FIGURE 2
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Figure 2. Contributing factors to antiviral immune response in AD.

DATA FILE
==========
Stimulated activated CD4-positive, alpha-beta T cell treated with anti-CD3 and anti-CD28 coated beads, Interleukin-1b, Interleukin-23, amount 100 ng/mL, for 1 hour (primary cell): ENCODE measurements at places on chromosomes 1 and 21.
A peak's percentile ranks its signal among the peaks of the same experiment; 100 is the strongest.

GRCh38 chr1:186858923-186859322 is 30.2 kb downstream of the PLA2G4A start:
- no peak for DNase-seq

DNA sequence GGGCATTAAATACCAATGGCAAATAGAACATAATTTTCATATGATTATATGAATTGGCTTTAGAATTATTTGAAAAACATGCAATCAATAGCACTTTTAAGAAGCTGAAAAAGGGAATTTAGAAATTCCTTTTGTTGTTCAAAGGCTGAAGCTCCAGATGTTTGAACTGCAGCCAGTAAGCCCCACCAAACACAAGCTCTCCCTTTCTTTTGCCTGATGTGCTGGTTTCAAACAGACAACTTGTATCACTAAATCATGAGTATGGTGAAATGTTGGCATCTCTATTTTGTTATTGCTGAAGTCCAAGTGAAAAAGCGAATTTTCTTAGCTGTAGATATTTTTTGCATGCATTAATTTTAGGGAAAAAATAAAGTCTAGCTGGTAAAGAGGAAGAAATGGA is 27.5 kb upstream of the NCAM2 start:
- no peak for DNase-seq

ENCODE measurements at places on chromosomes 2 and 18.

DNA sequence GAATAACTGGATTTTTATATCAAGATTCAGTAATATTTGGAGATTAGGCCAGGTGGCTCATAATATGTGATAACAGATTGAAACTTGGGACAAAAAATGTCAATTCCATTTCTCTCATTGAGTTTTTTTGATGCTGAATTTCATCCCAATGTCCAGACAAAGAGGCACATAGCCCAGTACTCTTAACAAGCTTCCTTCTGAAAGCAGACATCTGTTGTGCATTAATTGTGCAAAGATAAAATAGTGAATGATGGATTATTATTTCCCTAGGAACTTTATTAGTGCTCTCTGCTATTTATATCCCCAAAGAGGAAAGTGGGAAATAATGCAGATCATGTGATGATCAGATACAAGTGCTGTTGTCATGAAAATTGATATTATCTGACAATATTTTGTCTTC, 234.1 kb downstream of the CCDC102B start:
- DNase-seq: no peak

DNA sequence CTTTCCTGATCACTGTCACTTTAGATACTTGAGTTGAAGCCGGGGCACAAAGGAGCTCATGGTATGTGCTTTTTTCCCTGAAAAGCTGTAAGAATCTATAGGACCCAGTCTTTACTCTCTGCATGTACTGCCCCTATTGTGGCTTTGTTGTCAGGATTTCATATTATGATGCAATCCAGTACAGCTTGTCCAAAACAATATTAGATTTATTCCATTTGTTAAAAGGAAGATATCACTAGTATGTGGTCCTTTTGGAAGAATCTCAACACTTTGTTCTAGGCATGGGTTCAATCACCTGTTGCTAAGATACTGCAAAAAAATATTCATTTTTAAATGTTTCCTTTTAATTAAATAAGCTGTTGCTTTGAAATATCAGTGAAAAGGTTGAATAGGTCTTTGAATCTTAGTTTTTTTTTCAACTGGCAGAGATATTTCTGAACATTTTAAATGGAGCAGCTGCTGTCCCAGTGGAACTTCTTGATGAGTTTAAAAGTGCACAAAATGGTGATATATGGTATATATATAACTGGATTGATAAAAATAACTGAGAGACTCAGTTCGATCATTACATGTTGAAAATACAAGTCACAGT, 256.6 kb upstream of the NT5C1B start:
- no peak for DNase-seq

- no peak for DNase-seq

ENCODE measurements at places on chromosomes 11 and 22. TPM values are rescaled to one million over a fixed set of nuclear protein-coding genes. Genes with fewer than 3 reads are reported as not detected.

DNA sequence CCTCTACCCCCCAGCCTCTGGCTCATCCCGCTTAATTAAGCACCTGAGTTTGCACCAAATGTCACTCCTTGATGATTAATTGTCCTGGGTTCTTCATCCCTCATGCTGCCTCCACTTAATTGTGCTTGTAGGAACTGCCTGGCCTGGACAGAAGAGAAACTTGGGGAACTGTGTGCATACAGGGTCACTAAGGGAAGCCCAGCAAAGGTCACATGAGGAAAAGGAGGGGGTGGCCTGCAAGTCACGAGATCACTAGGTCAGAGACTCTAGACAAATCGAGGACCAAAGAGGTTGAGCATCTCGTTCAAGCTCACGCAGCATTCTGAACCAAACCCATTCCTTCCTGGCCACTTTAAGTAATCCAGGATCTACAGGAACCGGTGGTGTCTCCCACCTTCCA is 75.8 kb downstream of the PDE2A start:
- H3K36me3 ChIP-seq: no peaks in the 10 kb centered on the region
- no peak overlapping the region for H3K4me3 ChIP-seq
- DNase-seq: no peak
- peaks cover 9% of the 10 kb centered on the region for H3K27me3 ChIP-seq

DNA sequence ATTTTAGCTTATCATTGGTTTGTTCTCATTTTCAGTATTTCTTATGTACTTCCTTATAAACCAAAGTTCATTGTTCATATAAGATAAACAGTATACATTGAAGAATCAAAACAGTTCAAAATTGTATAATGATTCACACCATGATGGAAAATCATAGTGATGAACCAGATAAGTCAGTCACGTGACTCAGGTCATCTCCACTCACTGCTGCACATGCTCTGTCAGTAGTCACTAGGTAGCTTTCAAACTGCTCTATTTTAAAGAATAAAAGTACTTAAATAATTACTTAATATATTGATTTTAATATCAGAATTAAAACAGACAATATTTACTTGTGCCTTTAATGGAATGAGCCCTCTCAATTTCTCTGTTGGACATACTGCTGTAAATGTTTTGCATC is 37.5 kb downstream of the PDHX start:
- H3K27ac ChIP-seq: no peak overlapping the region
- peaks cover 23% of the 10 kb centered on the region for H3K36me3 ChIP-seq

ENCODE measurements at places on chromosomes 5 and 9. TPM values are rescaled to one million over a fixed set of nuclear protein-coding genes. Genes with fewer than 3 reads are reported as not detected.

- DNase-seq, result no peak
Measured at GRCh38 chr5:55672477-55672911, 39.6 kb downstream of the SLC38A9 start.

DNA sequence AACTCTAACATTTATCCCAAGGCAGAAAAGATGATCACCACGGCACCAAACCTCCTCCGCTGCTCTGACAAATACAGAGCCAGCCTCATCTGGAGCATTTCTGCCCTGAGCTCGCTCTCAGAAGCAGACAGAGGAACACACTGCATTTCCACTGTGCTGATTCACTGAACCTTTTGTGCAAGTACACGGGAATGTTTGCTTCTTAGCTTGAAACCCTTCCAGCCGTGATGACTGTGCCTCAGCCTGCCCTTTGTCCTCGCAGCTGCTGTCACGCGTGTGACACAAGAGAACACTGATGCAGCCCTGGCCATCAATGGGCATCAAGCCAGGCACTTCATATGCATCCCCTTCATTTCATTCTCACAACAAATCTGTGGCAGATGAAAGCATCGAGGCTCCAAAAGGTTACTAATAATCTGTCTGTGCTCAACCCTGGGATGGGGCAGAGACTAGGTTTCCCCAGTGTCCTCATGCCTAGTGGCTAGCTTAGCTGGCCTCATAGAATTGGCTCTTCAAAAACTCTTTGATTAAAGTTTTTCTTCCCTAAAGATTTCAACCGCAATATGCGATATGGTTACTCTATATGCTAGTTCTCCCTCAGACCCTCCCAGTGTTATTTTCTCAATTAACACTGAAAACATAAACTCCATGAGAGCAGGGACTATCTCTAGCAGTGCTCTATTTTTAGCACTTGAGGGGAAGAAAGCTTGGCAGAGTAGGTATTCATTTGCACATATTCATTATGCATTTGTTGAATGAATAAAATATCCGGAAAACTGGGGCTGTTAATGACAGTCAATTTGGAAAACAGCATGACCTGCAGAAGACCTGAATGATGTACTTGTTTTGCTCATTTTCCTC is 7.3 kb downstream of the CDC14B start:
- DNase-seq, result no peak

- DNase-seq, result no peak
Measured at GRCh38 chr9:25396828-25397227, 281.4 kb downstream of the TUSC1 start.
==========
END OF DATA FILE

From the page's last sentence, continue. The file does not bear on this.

Although responsible for a common form of acute viral encephalitis, herpes simplex virus mostly carries out latent infection in the general population. Itzhaki et al. (1997) first detected HSV-1 DNA in the brain of 60% cases of apolipoprotein E gene (APOE-ε4) carriers and subsequently postulated the viral concept of AD: HSV-1 likely travels to the brain in middle age, where it remains in a latent state, and accumulation of damage from intermittent reactivation – direct viral action and major inflammatory effects – leads eventually to the development of AD (Itzhaki, 2018). Although the causal relationship between HSV-1 reactivation and AD is extremely difficult to prove in humans, the proposal is consistent with the concept of pathogenic chronic inflammation in CNS, as mentioned above. The IFN signaling, as a result of the cGAS-STING pathway activation in microglia, is indispensable for controlling HSV-1 infection in humans (Dupuis et al., 2003; Reinert et al., 2016). Therefore, IFN response required for resolving periodic HSV-1 activation may conceivably be a contributing factor in AD (Figure 2). Over the years, other viral pathogens have been detected in AD specimens and implicated in AD risk, among which noticeably are members of Herpesviridae. Increased human herpesvirus subtypes (HHV-6 and HHV-7) were independently identified from a multi-scale gene expression network analysis of late-onset AD (Readhead et al., 2018), though the study was later challenged (Jeong and Liu, 2019; Allnutt et al., 2020). On the other hand, while acute HSV-1 infection induced Aβ production in human induced neural stem cells (Cairns et al., 2020), Aβ was shown to play a protective role in brain against experimental infections by Herpesviridae, including HSV-1, and HHV-6 (Eimer et al., 2018). The interaction between Aβ and different types of microbes involves surface carbohydrate recognition, which rapidly seeds amyloid fibrils (Kumar et al., 2016; Eimer et al., 2018; Figure 1). In lieu of immune reaction, it remains to be shown if Aβ-entrapped viruses can be recognized by microglia and elicit effective IFN response.